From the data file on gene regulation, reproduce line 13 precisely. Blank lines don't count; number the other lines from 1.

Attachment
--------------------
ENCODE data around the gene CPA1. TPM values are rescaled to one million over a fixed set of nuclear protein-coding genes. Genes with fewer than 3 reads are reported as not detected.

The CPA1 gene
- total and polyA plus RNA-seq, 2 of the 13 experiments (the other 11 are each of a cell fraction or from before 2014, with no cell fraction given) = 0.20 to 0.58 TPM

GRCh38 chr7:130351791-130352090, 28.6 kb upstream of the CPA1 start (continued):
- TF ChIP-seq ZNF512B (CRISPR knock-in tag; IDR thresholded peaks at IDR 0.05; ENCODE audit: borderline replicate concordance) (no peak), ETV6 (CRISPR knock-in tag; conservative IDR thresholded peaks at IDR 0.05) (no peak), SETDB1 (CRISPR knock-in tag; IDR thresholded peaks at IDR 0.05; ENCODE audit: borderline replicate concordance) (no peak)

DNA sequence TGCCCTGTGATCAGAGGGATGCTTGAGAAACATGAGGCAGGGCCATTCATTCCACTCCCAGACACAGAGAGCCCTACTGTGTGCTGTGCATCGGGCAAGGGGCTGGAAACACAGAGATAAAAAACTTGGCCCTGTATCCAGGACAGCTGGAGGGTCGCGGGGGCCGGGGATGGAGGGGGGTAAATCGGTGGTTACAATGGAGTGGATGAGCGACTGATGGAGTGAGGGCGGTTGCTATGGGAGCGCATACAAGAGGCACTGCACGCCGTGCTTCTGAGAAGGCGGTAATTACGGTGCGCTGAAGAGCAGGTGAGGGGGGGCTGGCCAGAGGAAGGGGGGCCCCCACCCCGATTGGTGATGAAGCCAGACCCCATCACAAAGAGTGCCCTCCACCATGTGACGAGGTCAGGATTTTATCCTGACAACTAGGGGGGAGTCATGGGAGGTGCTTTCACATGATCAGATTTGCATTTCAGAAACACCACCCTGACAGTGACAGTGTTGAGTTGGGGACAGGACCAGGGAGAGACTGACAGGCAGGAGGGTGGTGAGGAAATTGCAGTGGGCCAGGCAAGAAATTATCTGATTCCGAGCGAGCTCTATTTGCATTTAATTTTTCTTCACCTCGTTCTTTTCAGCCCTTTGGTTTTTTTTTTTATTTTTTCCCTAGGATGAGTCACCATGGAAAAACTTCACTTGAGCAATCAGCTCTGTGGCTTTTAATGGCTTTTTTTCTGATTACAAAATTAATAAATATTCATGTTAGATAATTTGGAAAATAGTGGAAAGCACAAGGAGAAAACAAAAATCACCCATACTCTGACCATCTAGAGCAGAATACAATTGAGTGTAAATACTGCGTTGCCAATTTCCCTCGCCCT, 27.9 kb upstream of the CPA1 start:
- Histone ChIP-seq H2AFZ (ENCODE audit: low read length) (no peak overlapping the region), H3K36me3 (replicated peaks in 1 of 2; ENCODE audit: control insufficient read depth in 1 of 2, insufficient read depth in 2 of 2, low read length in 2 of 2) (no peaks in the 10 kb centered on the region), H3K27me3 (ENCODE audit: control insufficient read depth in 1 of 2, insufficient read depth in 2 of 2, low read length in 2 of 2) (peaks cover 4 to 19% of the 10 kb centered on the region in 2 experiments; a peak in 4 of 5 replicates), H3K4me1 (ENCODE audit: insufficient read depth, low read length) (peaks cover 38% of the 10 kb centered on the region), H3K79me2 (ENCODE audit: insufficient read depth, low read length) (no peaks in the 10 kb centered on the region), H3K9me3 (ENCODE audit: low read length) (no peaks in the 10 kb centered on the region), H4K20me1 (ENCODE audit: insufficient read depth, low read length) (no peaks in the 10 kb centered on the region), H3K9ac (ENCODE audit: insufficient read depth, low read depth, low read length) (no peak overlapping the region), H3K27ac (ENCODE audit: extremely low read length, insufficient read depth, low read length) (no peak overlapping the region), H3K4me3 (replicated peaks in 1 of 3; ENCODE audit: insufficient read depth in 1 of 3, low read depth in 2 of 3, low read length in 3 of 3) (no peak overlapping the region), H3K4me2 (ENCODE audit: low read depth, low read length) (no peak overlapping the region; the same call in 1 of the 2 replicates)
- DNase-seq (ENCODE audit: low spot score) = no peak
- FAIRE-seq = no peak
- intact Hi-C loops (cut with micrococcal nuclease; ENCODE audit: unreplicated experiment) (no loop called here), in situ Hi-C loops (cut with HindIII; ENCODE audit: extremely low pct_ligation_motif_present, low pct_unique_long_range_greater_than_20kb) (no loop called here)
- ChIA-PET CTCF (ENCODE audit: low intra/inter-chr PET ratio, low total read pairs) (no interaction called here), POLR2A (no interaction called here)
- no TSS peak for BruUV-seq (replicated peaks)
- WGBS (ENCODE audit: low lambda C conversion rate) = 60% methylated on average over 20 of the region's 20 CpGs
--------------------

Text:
- WGBS (ENCODE audit: low lambda C conversion rate) = 60% methylated on average over 20 of the region's 20 CpGs